FCC moves to ease rules on TV station ownership

FCC moves to ease rules on TV station ownership
© Greg Nash

Federal Communications Commission Chairman Ajit Pai is moving forward with a controversial proposal to ease restrictions on the ownership of broadcast stations.

In a statement Tuesday, Pai said he is seeking comments on raising the cap on how much of the nation's TV audience a single broadcaster can reach and on reinstating the so-called UHF discount, which allows owners to surpass that cap in some circumstances.

The UHF discount, originally created in 1985, allows broadcasters to exceed a cap that mandates that no single broadcasting company can have an audience reach above 39 percent of U.S. television households.

Pai wants both rules reconsidered.


“A comprehensive review of the rule is warranted in light of considerable marketplace changes, such as technological developments and increased video programming options for consumers, since the cap was last modified in 2004,” Pai explained in a statement.

The move is certain to spark opposition from consumer groups and Democrats and comes as Pai's FCC is already moving ahead to kill the Obama-era net neutrality rules in December.

The FCC, under former President Barack ObamaBarack Hussein ObamaFord taps Obama, Clinton alum to navigate Senate hearing McCaskill to oppose Kavanaugh nomination Presidential approval: It's the economy; except when it's not MORE, deemed the UHF discount outdated as broadcast television moved to digital frequencies.

The FCC reinstated the rule in April. 

When it was originally created, the UHF discount allowed broadcasters to exceed the 39 percent cap under the premise that UHF bands were weaker than VHF bands and should not be treated the same.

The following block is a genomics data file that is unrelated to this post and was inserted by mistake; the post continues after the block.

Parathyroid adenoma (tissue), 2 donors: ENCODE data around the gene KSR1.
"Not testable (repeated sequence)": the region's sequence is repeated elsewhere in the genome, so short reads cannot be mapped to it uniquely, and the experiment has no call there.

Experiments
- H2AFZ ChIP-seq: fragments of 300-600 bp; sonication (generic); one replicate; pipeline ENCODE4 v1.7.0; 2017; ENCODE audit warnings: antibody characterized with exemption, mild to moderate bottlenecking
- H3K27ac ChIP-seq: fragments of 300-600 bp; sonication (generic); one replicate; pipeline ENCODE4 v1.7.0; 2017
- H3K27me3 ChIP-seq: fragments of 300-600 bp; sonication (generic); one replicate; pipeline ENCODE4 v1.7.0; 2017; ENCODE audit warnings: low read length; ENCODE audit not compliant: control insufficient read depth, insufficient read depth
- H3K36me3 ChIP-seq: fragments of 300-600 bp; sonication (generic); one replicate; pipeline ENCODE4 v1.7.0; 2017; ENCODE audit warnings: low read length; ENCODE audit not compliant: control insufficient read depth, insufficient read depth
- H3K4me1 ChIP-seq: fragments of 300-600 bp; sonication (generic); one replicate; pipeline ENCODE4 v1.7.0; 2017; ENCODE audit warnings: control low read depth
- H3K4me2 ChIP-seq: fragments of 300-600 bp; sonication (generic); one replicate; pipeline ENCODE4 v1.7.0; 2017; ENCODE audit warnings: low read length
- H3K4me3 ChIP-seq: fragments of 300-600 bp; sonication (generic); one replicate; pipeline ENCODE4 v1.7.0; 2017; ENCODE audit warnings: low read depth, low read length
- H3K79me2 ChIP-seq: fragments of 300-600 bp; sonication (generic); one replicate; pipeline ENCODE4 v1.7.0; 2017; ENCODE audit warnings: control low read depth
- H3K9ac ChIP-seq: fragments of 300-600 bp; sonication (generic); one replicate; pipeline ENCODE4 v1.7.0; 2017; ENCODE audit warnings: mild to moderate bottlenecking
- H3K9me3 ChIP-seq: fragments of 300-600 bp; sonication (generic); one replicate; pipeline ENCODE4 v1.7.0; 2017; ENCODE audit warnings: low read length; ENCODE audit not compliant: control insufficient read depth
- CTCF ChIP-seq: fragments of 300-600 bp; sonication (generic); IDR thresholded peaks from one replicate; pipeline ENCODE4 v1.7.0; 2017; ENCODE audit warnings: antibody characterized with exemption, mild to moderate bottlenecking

Accordingly, UHF bands’ reach were only counted as half of their actual reach when determining a broadcasters’ total potential audience.

Critics of Pai say that bringing back the UHF discount and raising the national cap will lead to more consolidation in broadcast ownership. They worry that will lead to less minority ownership and less diversity of viewpoints on the airwaves. They add that no one company should be able to gain too much access to American audiences.

The proposed change also come as the agency reviews the $4 billion merger between conservative-leaning Sinclair and Tribune Media.

Pai's policy proposals could directly impact the merger. Sinclair is already the nation's largest owner of television stations. If the merger goes through, the combined company would reach 72 percent of U.S. television households, far above the 39 percent cap.

For the merger to work under current regulations, Sinclair would need to divest from some of its holdings to get under the cap.

That could change if the national cap is expanded.

High profile Democrats like House Minority Leader Nancy PelosiNancy Patricia D'Alesandro PelosiTrump boosts Heller, hammers 'Wacky Jacky' opponent in Nevada Lawmakers consider easing costs on drug companies as part of opioids deal New grounds for impeachment? House Dem says Trump deserves it for making society worse MORE (Calif.) and House Energy and Commerce Committee ranking member Frank Pallone Jr.Frank Joseph PalloneNew Trump rule would weaken Obama methane pollution standards FCC watchdog clears chairman of 'favoritism' allegations over Sinclair deal GAO report blasts Trump's handling of ObamaCare MORE (N.J.) have argued against such changes and urged Pai to force Sinclair to sell off stations to get its merger approved.

This report was updated to clarify when the UHF rule was reinstated.